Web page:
At the core of “Once Upon a Time in Hollywood” is friendship. The film also captures an actor’s greatest fear. The fear of losing relevance, especially in an industry such as Hollywood. But for Tarantino, it must mean much more. A love letter to Hollywood that pays tributes to its Golden Age.
Tarantino has had an illustrious career as a filmmaker and has earned a reputation for aestheticization of violence. He has less than films under his belt. Yet, most of his work have been masterpieces.
Tarantino made his foray into directing in 1992 with “Reservoir Dogs.” Two years later, he released the crime film, “Pulp Fiction” (1994). He followed that with “Jackie Brown” in 1997. Thereafter, he released “Kill Bill” volume 1 in 2003 and volume 2 in 2004. But in 2009 and 2012 came “Inglourious Basterds” and “Django Unchained.” which joined “Pulp Fiction” as Tarantino’s most acclaimed films yet.
“Once Upon a Time in Hollywood” marks Tarantino’s ninth film. Set in Hollywood in 1969, it tells the story of an enduring friendship between a Hollywood actor Rick Dalton (Leonardo DiCaprio) and his stunt double Cliff Booth (Brad Pitt). Individually, DiCaprio and Pitt are outstanding in their roles. When brought together, they are phenomenal. The duo share a great onscreen chemistry.
Dalton is the former star of a 1950s Western television series, Bounty Law. He lives at Cielo Drive in Los Angeles while Booth is content with living in a trailer with his pit bull named Brandy. Dalton is in his prime. A meeting with his agent and Hollywood producer, Marvin Schwarz (Al Pacino) makes him worried about what the future holds. But Booth – who is just as needy of work – assures him that all will be well. Coincidentally, actress Sharon Tate (Margot Robbie) and her husband, director Roman Polanski (Rafał Zawierucha) move into the house next door.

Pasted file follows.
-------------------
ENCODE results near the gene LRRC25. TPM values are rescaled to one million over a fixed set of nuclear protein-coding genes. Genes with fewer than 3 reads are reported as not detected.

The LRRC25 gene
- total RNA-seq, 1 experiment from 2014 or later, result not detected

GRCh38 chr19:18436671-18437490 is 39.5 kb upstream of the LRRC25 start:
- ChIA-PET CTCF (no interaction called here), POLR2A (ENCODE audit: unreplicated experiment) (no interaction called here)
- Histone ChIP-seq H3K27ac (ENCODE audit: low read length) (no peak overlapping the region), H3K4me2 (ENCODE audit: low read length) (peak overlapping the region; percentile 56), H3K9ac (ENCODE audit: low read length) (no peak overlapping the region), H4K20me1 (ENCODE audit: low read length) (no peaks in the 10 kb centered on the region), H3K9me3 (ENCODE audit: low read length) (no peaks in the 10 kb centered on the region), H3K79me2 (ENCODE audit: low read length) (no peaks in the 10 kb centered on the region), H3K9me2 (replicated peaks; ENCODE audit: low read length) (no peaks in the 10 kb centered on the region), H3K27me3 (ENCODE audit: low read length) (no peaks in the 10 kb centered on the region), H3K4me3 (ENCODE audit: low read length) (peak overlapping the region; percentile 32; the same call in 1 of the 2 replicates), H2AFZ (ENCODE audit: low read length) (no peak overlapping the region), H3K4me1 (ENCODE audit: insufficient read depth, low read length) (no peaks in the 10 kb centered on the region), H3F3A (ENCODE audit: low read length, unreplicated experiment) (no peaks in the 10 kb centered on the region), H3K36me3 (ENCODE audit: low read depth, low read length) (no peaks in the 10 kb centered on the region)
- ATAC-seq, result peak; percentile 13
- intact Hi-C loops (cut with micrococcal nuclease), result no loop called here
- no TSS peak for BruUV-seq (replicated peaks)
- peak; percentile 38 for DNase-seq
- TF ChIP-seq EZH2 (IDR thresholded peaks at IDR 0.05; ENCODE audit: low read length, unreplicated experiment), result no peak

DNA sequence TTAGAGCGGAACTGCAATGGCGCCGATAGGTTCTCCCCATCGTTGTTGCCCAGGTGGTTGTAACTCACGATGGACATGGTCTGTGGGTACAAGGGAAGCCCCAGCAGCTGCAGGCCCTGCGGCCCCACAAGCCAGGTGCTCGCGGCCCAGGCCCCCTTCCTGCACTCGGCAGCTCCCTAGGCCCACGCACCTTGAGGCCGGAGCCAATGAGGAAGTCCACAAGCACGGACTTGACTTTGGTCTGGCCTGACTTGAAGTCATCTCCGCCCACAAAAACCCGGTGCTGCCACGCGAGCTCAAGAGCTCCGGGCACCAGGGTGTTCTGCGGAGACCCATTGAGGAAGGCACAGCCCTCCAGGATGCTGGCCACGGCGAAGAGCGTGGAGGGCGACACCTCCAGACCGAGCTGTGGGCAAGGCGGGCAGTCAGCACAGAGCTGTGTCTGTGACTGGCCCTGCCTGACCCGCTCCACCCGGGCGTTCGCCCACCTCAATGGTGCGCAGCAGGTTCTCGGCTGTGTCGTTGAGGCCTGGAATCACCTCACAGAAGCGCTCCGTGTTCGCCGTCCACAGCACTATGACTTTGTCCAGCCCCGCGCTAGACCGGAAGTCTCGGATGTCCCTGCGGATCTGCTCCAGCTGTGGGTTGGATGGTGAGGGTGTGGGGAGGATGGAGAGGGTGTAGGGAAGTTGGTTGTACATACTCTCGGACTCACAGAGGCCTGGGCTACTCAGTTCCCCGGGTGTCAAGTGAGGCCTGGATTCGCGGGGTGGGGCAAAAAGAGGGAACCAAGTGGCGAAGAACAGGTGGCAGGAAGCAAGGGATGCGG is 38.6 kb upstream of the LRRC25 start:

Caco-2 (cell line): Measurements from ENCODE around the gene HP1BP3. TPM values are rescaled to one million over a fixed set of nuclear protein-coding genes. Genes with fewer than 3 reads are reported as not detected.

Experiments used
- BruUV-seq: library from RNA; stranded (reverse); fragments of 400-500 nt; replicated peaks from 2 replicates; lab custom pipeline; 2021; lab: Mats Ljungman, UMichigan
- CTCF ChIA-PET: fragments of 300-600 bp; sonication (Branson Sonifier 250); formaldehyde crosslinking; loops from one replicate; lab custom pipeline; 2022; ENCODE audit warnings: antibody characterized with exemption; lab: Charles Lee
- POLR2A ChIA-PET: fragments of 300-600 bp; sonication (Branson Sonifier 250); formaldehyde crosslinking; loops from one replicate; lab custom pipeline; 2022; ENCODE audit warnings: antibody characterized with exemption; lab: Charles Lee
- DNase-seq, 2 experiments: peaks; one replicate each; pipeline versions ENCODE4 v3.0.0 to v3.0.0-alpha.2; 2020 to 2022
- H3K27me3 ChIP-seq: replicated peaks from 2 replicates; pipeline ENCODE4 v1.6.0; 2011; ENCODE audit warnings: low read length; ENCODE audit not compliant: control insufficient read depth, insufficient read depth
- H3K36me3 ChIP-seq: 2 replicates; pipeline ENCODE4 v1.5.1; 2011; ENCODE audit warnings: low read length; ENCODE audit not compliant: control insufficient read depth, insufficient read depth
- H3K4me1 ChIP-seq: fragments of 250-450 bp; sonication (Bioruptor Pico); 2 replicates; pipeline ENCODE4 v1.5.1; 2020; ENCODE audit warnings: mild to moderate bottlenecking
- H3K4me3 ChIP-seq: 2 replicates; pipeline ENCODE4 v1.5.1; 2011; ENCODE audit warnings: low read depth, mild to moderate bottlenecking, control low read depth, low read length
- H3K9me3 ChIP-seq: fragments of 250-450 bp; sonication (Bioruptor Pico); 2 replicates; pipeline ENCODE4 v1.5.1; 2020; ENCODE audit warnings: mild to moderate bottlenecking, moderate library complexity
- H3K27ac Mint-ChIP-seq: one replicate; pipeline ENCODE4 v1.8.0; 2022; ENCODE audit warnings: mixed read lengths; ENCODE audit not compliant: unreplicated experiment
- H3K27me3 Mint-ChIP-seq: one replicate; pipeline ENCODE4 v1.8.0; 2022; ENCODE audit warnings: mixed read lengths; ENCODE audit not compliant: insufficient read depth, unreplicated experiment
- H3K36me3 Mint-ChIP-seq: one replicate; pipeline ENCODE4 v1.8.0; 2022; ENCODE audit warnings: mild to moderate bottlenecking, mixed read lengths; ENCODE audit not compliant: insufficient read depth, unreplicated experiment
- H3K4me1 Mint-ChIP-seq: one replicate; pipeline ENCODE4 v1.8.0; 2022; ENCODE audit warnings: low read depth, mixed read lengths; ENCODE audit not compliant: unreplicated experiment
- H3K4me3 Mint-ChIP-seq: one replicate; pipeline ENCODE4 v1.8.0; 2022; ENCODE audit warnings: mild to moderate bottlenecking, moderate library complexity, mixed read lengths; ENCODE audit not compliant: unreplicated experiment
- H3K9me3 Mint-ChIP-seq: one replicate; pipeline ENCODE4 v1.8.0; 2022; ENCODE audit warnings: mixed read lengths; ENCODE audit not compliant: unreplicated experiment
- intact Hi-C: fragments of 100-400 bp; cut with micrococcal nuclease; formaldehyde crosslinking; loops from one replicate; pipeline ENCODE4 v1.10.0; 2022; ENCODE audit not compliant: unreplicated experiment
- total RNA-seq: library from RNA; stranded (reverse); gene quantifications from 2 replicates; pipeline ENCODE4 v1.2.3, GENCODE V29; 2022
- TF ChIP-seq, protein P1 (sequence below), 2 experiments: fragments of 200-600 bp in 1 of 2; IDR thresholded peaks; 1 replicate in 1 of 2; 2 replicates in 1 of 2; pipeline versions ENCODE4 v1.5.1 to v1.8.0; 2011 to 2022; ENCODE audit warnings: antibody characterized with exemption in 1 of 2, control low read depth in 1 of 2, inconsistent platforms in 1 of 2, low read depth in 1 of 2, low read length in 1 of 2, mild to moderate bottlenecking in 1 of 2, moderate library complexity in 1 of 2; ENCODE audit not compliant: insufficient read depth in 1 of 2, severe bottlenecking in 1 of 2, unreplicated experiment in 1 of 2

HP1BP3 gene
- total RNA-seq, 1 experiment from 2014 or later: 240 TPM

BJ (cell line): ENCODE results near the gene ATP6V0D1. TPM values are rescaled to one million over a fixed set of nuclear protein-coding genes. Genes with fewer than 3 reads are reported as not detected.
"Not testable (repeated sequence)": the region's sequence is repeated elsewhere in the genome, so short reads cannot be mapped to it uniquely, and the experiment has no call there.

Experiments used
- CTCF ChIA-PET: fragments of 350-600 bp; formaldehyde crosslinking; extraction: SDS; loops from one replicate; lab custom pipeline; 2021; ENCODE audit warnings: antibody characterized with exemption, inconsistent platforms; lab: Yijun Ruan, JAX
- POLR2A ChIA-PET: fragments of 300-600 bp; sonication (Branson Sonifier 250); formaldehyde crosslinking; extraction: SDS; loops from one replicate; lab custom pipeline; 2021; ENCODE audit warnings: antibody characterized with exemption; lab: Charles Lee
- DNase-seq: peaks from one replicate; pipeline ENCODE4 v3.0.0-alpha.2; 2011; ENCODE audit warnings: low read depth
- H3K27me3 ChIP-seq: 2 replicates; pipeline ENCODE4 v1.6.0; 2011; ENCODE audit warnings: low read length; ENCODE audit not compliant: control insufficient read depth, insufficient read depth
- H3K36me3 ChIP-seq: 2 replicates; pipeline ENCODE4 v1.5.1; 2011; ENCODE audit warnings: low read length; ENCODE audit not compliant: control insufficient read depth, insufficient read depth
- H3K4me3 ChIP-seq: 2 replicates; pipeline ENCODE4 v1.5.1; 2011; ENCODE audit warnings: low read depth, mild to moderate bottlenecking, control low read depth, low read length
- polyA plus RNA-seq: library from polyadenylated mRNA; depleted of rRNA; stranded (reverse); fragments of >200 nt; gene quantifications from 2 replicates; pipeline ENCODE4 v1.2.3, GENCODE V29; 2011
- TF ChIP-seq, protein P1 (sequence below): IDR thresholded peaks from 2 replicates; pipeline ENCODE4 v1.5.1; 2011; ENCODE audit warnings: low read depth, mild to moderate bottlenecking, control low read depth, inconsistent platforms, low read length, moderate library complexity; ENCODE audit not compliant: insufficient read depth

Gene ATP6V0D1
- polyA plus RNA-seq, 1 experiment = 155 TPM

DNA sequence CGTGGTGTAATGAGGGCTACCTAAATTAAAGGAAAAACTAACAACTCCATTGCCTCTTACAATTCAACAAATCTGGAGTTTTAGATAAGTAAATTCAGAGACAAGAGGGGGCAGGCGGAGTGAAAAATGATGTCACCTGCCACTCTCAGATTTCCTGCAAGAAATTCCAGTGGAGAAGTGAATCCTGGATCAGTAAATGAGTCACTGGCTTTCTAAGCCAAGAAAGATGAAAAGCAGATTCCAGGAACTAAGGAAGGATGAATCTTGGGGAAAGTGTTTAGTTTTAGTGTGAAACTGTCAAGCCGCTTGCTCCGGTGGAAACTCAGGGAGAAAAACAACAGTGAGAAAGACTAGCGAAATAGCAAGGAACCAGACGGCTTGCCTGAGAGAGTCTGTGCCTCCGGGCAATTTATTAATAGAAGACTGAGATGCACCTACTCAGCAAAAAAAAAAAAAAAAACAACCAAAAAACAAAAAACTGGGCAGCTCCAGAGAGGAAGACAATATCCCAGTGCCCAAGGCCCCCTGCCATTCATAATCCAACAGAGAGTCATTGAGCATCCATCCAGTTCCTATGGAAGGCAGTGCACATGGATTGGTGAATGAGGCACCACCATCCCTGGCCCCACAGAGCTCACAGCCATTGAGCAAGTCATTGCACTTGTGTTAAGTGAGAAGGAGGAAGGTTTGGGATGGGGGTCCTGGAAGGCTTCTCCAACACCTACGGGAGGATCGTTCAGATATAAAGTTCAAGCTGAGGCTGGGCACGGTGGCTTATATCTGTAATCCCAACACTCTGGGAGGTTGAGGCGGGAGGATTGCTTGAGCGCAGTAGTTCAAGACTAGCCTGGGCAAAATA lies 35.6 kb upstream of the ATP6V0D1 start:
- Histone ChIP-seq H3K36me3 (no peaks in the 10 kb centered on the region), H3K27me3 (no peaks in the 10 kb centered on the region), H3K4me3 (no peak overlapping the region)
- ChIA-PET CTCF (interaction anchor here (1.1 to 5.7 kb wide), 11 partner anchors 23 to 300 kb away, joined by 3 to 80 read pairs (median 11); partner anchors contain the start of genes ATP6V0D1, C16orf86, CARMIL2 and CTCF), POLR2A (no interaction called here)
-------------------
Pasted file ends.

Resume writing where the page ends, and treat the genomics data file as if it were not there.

The cast also includes Mike Moh who portrays Bruce Lee and Tate’s martial arts trainer. Julia Butters portrays the child actor Trudi Fraser. Fraser stars alongside Dalton as Maribella on Lancer. Working with an ensemble cast is part of Tarantino’s signature style. To that end, the beauty of his storytelling is that it gave individual cast members moments in the spotlight. And though Tarantino has been condemned for Moh’s portrayal of Bruce Lee, his brief stint was impressive.
As for Pitt’s character Booth, he is cool, calm and collected. His persona is familiar. As a matter of fact, very similar to “Lieutenant Aldo Raine aka The Apache” in “Inglourious Basterds.” Pitt is remarkable in the role, allowing his actions speak louder than his words. On the other hand, DiCaprio’s character is more over-the-top. He is especially brilliant in a scene where Dalton does a self appraisal in his trailer. He is even more compelling as the villain on the set of Lancer. Butters did not do badly as well. Even Brandy got its shot.
Without a doubt, props were key to this film. But Tarantino is no stranger to period dramas so he brings 1960s Hollywood to life. In addition, he pays attention to heart and art. For cinephiles and those who are old enough, this film will be nostalgic. At the same time, in filming, he pays attention to the minutest detail and it is visually appealing. Still, perhaps what should be most celebrated is the effort that went into recreating the series which featured in the film. “Bounty Law” is a fictitious series that was made specially for the film. Episodes of “The F.B.I” were also created, simply to enrich the Dalton character. It is no mean feat.
“Once Upon a Time in Hollywood” starts slower than most Quentin Tarantino films but ends delightfully in classic Tarantino-style with a gorefest. However, the pacing and Robbie’s character are low points. Tate was largely inconsequential to the story, yet she was given a lot of screen time which prolonged the film.
It goes without saying that Tarantino is a genius. And though “Once Upon a Time in Hollywood” has its entertaining moments, it pales in comparison to “Django Unchained” and “Inglourious Basterds.” Even with a very strong ending, it turns out one of Tarantino’s weakest work.
Written and Directed by: Quentin Tarantino
Cast includes: Leonardo DiCaprio, Brad Pitt, Margot Robbie, Luke Perry, Damian Lewis